Policy brief & purpose
Our unlimited vacation company policy allows employees to take as much leave as they need. Employees need time to rest and enjoy themselves outside work. Putting a cap on this important time doesn’t help our effort to achieve high levels of employee satisfaction and productivity.
This policy is based on mutual trust between employer and employee. It gives employees opportunities to work or take time off as they see fit, as long as they keep fulfilling their duties.
This policy applies to full-time and part-time employees of the company.
The company doesn’t limit the amount of PTO employees can take. It does establish a minimum time off level.
All employees will have to take at least [specified number of days] off each year. This will help them avoid exhaustion and ensure they have some time to clear their minds from their work duties. The company might choose to offer incentives (e.g. bonus) to encourage employees to take time off. If employees don’t meet the minimum level, they’ll lose those incentives.
The company will track vacation time for all employees to ensure that:
- Employees take the minimum time off.
- Employees don’t take time off that compromises their performance.
Employees don’t accrue time-off so the company will not compensate unused leave. This policy doesn’t interfere with legally established leaves like maternity and paternity leave. Employees should use at least the legal amount. Any vacation leave they choose to take is separate.
Employees are obliged to:
- Avoid abusing the policy by taking time off that negatively impacts their job and the company.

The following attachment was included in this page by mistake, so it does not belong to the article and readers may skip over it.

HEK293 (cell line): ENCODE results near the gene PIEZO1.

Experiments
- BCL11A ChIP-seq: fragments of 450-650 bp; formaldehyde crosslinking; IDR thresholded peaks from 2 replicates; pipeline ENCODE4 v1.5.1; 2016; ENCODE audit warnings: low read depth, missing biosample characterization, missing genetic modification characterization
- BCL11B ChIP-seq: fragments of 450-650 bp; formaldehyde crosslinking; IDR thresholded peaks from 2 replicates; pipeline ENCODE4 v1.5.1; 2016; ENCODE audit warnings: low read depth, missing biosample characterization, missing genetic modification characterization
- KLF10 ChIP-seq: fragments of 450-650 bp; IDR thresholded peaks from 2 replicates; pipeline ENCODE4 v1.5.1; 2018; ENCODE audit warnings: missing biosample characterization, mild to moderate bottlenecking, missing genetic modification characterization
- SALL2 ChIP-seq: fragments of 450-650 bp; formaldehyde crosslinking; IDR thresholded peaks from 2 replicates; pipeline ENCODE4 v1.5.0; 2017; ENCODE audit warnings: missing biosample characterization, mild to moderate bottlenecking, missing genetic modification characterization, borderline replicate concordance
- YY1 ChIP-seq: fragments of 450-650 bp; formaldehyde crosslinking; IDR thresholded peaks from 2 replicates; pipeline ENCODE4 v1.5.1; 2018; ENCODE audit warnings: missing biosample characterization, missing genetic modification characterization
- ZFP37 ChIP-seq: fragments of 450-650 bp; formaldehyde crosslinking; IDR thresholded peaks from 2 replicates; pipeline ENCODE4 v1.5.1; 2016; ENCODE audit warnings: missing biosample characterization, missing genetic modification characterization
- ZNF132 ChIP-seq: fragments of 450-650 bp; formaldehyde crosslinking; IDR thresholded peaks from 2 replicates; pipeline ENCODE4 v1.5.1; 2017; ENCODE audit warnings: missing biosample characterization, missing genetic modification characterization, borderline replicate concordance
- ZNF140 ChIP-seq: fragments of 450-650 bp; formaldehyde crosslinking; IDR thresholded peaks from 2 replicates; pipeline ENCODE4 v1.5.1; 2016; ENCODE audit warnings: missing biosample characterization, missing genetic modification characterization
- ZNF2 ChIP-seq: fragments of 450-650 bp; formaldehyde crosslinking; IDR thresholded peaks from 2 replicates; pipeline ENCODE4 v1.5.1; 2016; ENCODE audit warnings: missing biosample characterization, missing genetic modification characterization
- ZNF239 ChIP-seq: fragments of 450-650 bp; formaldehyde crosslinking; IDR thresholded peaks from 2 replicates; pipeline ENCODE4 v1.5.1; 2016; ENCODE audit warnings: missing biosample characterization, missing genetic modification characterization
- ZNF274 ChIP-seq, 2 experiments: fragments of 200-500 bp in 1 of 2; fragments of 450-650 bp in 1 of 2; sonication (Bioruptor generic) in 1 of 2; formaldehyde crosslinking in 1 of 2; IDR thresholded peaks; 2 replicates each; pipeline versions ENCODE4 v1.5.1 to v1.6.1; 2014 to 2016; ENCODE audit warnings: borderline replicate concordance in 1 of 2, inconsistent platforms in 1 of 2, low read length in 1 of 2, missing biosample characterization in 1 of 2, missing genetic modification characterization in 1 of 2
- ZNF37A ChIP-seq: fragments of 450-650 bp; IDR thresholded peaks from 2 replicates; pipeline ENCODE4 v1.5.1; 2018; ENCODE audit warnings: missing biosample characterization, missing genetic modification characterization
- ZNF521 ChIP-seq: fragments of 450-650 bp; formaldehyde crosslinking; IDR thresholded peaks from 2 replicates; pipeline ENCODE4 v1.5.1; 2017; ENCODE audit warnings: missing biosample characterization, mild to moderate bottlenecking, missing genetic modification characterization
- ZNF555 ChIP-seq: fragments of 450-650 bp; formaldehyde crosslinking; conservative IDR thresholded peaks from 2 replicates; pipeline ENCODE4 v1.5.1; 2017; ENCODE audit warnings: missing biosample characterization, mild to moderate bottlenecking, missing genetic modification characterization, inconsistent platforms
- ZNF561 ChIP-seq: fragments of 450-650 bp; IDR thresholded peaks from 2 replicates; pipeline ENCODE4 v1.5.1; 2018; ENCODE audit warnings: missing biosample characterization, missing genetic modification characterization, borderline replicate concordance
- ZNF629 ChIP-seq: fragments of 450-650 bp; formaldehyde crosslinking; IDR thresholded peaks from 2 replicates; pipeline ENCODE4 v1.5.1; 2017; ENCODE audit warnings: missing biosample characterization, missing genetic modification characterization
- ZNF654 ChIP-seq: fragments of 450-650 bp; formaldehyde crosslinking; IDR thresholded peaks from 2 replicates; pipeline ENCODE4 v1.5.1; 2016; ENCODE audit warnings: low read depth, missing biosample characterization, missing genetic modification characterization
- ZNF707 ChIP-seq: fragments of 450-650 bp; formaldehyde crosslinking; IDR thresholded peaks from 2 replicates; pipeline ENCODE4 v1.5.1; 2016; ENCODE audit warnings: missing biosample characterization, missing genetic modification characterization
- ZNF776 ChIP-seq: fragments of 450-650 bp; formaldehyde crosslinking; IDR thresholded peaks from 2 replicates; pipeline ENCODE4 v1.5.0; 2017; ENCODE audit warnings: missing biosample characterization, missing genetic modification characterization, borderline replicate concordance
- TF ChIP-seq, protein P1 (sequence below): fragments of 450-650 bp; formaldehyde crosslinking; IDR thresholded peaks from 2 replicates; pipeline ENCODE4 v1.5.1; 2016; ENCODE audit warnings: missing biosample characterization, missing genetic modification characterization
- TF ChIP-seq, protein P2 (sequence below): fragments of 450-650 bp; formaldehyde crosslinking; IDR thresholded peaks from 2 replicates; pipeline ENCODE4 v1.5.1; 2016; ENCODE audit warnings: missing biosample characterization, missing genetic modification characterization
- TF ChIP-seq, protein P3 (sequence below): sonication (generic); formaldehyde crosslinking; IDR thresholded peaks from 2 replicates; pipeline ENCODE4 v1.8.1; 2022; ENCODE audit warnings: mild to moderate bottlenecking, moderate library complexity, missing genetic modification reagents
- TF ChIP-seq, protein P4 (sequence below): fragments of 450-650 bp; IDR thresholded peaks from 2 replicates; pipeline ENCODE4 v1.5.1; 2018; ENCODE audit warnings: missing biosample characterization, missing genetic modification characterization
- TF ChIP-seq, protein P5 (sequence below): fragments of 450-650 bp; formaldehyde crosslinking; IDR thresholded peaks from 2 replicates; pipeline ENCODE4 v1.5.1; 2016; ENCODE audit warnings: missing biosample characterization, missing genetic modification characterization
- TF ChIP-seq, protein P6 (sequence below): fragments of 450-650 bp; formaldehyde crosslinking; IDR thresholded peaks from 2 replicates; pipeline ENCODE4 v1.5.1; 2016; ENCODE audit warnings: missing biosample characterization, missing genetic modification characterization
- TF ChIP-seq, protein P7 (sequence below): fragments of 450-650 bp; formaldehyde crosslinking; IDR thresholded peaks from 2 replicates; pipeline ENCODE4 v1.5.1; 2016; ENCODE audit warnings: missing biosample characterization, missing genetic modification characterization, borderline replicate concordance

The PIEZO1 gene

- Communicate and collaborate with their team to ensure everyone takes leave without disrupting operations.
- Plan to delegate, postpone or otherwise manage projects that will be affected by their time off.
- Notify their supervisors at least two weeks in advance.
Vacation leave of maximum one business week doesn’t need approval from supervisors. Employees are still advised to coordinate with their team members to ensure fairness and efficiency.
Supervisors need to approve vacation leave that extends beyond a business week. They should do this with a first-come, first-served system.
Supervisors can consider rejecting vacation requests if:
- Other team members with similar or complementary duties have already asked for leave during the same time.
- The time in question is too busy or includes an important deadline for the employee asking for leave.
- An employee appears to abuse the policy. Supervisors have to prove that this is the case, using data from our leave tracking system and presenting employees’ inadequate deliverables. They should also arrange a meeting with the employee and HR.
Supervisors can’t reject leave requests for any of the following reasons:
- To discipline employees.
- To force employees to fulfil duties that aren’t urgent.
- To approve leave for another employee who made a later request.
Neither list is exhaustive. Both employees and supervisors should use common sense and adhere to company policies when requesting/approving vacation leave. Effective communication between team members is vital to make this policy work for everyone.
The company will review this policy annually and address any issues.
|Disclaimer: This policy template is meant to provide general guidelines and should be used as a reference. It may not take into account all relevant local, state or federal laws and is not a legal document. Neither the author nor Workable will assume any legal liability that may arise from the use of this policy.